In thinking of witnessing, we have to walk between a narrow and a broad definition. Narrowly defined, witnessing is confined to a rehearsal of a few gospel facts in the hearing of a nonbeliever. Broadly defined, it is whatever we do as Christians before the watching world. Neither of these definitions is satisfactory. The first narrows witness to only our lips; the second broadens it to just being nice. Both our words and our ways are inextricably bound together in witness. It is easy to excuse ourselves by saying either “Well, I told her the gospel!” or “I just live my life before others.” These two extremes seem to have developed more in reaction to each other than on any biblical basis…
To remain silent and let others interpret our actions is wrong; God himself did not do this. The pivotal points of God’s redemptive action in history are accompanied by verbal revelation. God wants us to understand the meaning of his actions. Likewise, we must speak–and speak of Christ–even if we sense our own inconsistency of life. We must speak even when we do not know much about the Bible. We must speak even when it is inconvenient. God is bigger than our sins, our ignorance, our pride. He will honor his word in our mouths.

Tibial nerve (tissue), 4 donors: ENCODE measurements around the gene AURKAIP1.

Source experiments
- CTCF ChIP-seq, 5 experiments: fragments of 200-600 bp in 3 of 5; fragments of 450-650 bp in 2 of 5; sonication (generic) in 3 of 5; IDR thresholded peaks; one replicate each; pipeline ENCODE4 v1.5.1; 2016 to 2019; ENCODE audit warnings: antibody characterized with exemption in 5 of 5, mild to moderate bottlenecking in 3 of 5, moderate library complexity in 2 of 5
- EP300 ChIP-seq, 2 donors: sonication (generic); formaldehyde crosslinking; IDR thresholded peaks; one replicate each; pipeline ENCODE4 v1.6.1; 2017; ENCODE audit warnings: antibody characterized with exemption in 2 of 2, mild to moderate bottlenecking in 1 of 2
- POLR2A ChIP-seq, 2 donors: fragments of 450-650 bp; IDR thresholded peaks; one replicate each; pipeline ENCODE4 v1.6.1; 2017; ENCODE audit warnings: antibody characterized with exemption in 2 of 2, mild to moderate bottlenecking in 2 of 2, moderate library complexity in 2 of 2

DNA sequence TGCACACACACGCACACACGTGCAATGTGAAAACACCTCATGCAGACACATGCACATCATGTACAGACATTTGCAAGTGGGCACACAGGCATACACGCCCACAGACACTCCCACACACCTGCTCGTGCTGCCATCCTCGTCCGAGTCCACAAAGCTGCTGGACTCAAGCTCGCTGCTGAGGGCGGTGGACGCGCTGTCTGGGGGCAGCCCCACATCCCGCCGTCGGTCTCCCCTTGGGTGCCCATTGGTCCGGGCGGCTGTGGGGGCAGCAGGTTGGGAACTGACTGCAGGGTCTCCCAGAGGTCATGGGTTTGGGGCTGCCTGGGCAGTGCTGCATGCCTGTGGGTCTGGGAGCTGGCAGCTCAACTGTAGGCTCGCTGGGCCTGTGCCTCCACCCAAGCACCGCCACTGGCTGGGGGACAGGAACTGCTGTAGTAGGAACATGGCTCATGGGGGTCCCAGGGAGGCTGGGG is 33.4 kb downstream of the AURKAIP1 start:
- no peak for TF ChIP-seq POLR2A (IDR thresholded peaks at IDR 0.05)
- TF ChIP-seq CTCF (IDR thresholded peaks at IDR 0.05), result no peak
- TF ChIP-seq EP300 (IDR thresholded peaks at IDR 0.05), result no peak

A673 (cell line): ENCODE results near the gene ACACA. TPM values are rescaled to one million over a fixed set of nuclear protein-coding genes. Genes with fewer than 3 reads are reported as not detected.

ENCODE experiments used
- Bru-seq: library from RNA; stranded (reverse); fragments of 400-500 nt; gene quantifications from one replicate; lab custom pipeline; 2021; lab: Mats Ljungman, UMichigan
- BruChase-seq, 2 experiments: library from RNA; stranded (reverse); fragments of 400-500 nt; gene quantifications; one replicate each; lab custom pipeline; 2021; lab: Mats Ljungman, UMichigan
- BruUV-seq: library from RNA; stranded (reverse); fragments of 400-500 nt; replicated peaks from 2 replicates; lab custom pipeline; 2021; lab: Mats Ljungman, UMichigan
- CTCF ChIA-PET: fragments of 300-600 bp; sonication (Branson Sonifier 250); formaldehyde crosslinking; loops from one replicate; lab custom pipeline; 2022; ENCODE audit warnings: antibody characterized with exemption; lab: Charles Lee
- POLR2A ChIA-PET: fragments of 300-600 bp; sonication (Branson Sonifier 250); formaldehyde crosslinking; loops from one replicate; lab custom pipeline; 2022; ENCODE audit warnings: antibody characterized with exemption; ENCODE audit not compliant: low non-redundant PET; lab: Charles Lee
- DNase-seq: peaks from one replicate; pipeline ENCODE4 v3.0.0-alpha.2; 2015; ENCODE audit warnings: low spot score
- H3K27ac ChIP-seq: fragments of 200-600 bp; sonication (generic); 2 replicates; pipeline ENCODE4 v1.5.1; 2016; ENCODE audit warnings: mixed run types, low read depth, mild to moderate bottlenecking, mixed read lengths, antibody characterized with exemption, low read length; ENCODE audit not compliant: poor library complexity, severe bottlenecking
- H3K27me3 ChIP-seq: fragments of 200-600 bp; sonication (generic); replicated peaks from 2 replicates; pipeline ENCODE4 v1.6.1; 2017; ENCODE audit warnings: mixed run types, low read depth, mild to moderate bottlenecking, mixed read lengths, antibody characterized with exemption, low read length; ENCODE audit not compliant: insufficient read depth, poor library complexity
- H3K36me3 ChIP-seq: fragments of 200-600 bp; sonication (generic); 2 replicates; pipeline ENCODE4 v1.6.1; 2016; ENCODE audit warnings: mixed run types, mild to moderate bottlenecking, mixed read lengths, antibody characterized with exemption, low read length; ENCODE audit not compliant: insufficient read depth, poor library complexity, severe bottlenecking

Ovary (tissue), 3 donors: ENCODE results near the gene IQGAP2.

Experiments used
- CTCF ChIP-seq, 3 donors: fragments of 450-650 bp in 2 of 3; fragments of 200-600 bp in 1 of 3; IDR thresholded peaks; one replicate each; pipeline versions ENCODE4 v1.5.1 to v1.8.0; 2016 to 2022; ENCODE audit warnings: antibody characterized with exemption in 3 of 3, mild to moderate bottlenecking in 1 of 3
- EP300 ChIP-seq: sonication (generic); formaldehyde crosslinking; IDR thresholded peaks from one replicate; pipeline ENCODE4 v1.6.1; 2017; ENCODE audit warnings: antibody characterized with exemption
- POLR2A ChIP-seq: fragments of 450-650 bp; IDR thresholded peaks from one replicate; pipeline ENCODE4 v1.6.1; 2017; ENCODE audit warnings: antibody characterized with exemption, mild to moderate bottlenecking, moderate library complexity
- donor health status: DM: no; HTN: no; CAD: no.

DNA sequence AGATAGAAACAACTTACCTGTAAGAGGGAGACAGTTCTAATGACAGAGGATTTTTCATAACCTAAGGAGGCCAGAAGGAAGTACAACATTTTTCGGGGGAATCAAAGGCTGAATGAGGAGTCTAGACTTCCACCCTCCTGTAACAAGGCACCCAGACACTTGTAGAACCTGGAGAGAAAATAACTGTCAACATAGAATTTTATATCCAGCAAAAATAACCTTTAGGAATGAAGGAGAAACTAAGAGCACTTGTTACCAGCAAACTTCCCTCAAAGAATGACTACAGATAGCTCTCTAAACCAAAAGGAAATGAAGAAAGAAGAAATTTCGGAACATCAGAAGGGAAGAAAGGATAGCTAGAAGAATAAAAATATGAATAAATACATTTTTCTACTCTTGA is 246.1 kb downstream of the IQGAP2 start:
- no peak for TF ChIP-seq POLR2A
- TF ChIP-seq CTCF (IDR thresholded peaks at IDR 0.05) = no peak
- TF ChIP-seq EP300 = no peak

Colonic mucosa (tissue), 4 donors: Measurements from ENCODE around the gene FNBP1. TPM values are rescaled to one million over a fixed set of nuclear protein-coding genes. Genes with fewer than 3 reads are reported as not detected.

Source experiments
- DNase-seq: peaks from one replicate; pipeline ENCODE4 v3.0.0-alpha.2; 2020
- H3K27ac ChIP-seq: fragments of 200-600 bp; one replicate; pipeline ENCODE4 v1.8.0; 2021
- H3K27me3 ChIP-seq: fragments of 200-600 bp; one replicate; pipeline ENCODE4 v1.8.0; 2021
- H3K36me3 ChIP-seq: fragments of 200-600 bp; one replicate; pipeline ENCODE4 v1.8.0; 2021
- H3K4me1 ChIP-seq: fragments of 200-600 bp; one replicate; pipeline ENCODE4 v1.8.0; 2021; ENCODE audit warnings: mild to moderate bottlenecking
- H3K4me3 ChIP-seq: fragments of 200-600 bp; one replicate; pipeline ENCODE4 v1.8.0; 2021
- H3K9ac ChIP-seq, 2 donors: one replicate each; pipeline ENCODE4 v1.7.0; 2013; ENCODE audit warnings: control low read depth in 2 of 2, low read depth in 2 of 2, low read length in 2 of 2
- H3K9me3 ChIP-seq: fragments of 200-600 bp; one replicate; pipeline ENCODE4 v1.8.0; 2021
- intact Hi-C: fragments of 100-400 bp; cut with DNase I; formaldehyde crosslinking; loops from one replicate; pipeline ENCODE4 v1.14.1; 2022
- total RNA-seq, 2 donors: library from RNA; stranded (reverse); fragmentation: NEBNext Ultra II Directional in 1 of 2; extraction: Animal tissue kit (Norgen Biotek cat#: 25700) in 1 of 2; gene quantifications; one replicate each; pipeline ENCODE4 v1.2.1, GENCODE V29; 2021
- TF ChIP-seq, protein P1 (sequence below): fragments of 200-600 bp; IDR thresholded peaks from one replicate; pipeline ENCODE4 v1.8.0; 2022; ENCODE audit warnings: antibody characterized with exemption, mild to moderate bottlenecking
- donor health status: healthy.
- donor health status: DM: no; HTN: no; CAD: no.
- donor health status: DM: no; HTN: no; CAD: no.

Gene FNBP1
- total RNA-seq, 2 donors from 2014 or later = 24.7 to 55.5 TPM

Nevertheless, at times our actions do speak louder than our words. When John describes our commission to witness, he says that as the Father sent the Son, we are sent to others (Jn. 20:21). God didn’t send a tract; he prepared a body. Likewise, God has prepared your life and personality to demonstrate him. We need to be creative and selfless in our love to others. We need to learn how to be friends as well as perceive the needs of others and do something for them. Much of Jesus’ witness was in response to a question following an act of kindness or a miracle. But we need to make sure that we are not condescending. We should allow others to help us, let them minister to us. Jesus asked the Samaritan woman to give him some water. We need to learn to be human and treat others as God’s image-bearers. If we are friendly only as long as someone is interested in discussing the gospel, we don’t know much about friendship. We need to listen and seek to serve, not just talk.
Will Metzger, Tell the Truth, 24-25